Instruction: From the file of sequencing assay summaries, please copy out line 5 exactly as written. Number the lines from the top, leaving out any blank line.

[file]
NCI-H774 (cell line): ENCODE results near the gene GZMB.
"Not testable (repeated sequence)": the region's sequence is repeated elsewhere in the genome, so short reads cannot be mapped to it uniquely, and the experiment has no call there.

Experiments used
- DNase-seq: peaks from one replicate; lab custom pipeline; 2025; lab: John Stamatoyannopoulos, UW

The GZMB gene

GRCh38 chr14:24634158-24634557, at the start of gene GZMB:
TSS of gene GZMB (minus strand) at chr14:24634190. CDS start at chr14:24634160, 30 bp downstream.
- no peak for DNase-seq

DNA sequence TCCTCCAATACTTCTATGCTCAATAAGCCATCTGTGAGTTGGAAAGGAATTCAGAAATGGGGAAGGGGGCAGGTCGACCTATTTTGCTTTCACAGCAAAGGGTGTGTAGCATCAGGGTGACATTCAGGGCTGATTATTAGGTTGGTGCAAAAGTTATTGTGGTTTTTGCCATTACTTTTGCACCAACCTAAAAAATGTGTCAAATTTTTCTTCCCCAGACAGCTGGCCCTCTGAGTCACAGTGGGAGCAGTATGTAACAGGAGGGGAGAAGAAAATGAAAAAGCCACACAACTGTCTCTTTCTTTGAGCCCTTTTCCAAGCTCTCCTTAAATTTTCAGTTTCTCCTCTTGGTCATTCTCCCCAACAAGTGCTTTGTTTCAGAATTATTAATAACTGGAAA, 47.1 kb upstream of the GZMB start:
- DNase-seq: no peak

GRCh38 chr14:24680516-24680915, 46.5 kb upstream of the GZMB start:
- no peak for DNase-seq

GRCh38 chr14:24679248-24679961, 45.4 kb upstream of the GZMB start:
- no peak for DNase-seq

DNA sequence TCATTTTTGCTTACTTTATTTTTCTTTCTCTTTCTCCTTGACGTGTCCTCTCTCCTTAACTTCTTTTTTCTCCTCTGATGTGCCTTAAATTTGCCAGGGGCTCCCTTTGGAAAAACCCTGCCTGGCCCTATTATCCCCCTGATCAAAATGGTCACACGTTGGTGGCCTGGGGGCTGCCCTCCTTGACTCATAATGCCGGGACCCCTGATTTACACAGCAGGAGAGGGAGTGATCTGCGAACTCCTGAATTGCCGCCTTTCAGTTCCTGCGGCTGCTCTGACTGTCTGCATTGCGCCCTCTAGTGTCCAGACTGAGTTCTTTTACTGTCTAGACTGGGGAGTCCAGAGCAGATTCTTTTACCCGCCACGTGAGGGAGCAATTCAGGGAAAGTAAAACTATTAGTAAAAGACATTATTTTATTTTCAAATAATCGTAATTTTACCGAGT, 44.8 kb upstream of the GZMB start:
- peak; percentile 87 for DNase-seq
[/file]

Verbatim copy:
The GZMB gene